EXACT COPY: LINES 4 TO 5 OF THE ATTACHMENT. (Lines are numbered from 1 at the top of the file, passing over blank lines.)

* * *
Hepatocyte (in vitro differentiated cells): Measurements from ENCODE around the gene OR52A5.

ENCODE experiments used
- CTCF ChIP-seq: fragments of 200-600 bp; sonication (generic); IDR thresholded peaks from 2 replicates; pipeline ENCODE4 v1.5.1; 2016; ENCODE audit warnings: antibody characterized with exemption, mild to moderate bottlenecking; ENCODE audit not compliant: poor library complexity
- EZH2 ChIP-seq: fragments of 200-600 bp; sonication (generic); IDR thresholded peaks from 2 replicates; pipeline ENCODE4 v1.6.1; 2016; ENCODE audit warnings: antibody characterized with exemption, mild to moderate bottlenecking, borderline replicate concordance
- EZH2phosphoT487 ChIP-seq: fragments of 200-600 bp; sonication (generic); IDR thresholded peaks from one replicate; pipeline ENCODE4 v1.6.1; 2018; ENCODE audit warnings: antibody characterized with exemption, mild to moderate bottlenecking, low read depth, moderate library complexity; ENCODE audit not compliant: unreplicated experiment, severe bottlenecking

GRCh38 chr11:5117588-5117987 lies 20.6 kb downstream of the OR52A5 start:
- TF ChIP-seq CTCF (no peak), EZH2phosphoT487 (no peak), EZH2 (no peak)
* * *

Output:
- EZH2 ChIP-seq: fragments of 200-600 bp; sonication (generic); IDR thresholded peaks from 2 replicates; pipeline ENCODE4 v1.6.1; 2016; ENCODE audit warnings: antibody characterized with exemption, mild to moderate bottlenecking, borderline replicate concordance
- EZH2phosphoT487 ChIP-seq: fragments of 200-600 bp; sonication (generic); IDR thresholded peaks from one replicate; pipeline ENCODE4 v1.6.1; 2018; ENCODE audit warnings: antibody characterized with exemption, mild to moderate bottlenecking, low read depth, moderate library complexity; ENCODE audit not compliant: unreplicated experiment, severe bottlenecking